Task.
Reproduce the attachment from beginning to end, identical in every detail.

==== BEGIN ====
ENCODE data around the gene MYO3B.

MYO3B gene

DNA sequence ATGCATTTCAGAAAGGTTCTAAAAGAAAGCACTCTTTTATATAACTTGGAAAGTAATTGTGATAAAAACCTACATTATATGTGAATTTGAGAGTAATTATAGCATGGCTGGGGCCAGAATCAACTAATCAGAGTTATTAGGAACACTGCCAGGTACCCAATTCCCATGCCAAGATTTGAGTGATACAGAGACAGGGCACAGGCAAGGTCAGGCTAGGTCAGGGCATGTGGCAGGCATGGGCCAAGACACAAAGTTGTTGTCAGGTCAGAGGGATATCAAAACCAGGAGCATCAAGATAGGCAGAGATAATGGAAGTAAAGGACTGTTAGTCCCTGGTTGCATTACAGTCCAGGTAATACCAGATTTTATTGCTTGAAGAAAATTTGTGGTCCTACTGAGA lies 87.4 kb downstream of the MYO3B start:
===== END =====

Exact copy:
ENCODE data around the gene MYO3B.

MYO3B gene

DNA sequence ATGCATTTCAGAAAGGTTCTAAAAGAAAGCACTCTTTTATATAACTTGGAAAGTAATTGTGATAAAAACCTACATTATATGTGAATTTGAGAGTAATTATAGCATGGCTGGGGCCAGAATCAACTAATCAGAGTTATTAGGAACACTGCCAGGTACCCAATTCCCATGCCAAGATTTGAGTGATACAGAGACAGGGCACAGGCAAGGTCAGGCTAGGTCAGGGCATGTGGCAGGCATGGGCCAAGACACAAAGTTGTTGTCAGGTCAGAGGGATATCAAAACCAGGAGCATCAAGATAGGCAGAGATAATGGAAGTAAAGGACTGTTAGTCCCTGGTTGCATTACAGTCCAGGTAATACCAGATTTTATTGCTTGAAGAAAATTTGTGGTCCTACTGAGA lies 87.4 kb downstream of the MYO3B start: